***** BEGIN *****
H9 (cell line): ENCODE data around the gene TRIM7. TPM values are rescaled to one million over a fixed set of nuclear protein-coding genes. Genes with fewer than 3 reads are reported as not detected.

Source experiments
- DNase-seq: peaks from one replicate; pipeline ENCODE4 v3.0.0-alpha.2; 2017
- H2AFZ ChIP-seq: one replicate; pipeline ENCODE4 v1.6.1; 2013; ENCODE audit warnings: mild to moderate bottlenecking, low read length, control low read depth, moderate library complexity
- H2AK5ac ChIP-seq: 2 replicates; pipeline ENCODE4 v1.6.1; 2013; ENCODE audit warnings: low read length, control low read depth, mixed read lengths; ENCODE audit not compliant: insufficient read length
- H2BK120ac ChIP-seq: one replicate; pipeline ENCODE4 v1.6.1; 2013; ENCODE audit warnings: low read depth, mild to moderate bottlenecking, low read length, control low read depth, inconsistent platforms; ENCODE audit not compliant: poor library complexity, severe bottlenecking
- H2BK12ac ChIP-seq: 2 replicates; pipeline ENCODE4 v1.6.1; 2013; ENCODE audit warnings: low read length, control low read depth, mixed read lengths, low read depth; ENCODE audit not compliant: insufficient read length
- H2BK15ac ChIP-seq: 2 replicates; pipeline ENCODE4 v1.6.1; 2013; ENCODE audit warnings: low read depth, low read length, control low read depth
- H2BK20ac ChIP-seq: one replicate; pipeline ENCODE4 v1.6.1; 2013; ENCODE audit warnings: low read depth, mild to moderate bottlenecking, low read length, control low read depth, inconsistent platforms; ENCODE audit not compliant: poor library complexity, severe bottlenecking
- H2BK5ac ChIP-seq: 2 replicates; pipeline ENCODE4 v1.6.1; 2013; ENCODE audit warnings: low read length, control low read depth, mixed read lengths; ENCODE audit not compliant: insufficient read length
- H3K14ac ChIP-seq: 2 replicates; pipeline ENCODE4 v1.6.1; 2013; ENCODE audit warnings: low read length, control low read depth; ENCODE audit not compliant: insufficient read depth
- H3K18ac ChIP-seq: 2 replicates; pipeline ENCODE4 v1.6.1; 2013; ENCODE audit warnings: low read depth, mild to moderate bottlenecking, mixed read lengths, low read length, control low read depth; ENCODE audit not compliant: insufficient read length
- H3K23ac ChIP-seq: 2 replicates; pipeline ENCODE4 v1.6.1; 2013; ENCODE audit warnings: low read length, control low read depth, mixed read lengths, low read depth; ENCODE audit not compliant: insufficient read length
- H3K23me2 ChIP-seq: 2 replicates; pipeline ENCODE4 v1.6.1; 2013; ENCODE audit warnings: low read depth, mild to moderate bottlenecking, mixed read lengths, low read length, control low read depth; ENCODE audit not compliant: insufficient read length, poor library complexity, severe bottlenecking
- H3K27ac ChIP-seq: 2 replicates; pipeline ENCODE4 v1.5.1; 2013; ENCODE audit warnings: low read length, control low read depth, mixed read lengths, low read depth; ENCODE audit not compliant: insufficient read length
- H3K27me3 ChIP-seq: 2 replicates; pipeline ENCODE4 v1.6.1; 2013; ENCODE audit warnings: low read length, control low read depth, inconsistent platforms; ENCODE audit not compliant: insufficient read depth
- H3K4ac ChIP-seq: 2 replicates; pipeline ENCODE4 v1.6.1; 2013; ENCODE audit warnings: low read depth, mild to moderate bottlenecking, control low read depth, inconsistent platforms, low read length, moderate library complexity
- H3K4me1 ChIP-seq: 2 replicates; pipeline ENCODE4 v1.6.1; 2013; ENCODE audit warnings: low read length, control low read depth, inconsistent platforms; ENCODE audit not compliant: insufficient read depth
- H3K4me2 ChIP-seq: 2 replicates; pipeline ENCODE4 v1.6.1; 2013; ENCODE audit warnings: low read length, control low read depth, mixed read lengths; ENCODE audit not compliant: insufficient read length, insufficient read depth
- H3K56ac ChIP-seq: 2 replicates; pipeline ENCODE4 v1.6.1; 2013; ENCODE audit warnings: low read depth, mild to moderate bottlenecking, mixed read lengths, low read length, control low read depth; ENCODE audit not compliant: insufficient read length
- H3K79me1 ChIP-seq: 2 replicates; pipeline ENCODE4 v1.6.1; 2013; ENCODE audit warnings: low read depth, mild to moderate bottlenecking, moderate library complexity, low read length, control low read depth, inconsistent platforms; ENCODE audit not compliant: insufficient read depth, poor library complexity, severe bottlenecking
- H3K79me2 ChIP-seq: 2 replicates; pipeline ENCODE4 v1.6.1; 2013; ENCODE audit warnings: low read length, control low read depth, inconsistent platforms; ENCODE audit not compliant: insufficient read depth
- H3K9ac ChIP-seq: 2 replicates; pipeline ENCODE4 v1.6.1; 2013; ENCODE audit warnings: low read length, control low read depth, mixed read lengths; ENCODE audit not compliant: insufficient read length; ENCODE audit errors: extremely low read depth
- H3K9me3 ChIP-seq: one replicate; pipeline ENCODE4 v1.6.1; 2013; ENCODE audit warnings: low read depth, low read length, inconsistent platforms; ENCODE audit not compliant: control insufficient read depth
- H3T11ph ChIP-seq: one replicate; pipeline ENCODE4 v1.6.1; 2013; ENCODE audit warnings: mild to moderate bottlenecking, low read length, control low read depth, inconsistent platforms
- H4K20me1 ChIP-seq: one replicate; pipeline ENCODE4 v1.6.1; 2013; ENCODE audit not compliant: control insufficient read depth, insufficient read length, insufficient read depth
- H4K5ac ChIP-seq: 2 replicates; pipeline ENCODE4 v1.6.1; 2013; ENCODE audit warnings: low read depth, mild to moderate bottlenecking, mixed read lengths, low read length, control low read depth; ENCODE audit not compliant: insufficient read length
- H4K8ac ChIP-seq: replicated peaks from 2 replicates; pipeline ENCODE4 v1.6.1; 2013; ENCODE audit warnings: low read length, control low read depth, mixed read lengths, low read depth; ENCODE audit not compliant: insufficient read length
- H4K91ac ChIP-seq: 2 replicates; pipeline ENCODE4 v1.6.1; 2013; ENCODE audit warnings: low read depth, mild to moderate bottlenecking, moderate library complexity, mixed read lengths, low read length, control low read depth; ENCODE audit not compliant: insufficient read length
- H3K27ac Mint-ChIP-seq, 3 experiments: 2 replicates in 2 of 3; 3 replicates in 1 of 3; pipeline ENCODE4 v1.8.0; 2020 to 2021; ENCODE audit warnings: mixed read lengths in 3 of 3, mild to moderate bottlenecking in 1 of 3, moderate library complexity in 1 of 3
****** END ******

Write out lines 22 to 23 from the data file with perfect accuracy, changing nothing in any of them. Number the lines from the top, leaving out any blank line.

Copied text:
- H3K79me2 ChIP-seq: 2 replicates; pipeline ENCODE4 v1.6.1; 2013; ENCODE audit warnings: low read length, control low read depth, inconsistent platforms; ENCODE audit not compliant: insufficient read depth
- H3K9ac ChIP-seq: 2 replicates; pipeline ENCODE4 v1.6.1; 2013; ENCODE audit warnings: low read length, control low read depth, mixed read lengths; ENCODE audit not compliant: insufficient read length; ENCODE audit errors: extremely low read depth